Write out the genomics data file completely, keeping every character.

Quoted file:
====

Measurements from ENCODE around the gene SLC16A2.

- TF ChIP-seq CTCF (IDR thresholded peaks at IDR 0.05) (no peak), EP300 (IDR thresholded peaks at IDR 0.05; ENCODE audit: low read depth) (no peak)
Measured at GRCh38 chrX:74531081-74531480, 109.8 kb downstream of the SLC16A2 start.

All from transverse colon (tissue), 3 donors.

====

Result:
Measurements from ENCODE around the gene SLC16A2.

- TF ChIP-seq CTCF (IDR thresholded peaks at IDR 0.05) (no peak), EP300 (IDR thresholded peaks at IDR 0.05; ENCODE audit: low read depth) (no peak)
Measured at GRCh38 chrX:74531081-74531480, 109.8 kb downstream of the SLC16A2 start.

All from transverse colon (tissue), 3 donors.